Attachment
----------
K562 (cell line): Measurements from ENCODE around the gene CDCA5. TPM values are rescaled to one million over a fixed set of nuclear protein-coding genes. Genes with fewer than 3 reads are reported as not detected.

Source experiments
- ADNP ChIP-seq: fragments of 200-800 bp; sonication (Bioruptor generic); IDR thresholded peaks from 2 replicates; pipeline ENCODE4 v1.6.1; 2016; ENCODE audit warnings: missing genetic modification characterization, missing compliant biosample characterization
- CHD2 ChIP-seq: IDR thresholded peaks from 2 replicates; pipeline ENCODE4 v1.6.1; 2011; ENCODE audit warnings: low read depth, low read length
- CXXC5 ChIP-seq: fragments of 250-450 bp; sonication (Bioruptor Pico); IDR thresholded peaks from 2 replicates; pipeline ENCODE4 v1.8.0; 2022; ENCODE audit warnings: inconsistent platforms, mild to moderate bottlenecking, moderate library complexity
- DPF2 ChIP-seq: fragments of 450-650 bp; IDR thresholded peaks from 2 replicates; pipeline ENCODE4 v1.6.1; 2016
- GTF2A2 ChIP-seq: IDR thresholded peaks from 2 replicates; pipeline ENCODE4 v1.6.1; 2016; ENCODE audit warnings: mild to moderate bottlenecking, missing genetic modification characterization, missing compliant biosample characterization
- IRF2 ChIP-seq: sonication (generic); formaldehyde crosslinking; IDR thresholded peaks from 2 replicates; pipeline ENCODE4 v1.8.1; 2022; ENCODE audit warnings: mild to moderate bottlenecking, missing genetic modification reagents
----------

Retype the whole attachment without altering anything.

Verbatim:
K562 (cell line): Measurements from ENCODE around the gene CDCA5. TPM values are rescaled to one million over a fixed set of nuclear protein-coding genes. Genes with fewer than 3 reads are reported as not detected.

Source experiments
- ADNP ChIP-seq: fragments of 200-800 bp; sonication (Bioruptor generic); IDR thresholded peaks from 2 replicates; pipeline ENCODE4 v1.6.1; 2016; ENCODE audit warnings: missing genetic modification characterization, missing compliant biosample characterization
- CHD2 ChIP-seq: IDR thresholded peaks from 2 replicates; pipeline ENCODE4 v1.6.1; 2011; ENCODE audit warnings: low read depth, low read length
- CXXC5 ChIP-seq: fragments of 250-450 bp; sonication (Bioruptor Pico); IDR thresholded peaks from 2 replicates; pipeline ENCODE4 v1.8.0; 2022; ENCODE audit warnings: inconsistent platforms, mild to moderate bottlenecking, moderate library complexity
- DPF2 ChIP-seq: fragments of 450-650 bp; IDR thresholded peaks from 2 replicates; pipeline ENCODE4 v1.6.1; 2016
- GTF2A2 ChIP-seq: IDR thresholded peaks from 2 replicates; pipeline ENCODE4 v1.6.1; 2016; ENCODE audit warnings: mild to moderate bottlenecking, missing genetic modification characterization, missing compliant biosample characterization
- IRF2 ChIP-seq: sonication (generic); formaldehyde crosslinking; IDR thresholded peaks from 2 replicates; pipeline ENCODE4 v1.8.1; 2022; ENCODE audit warnings: mild to moderate bottlenecking, missing genetic modification reagents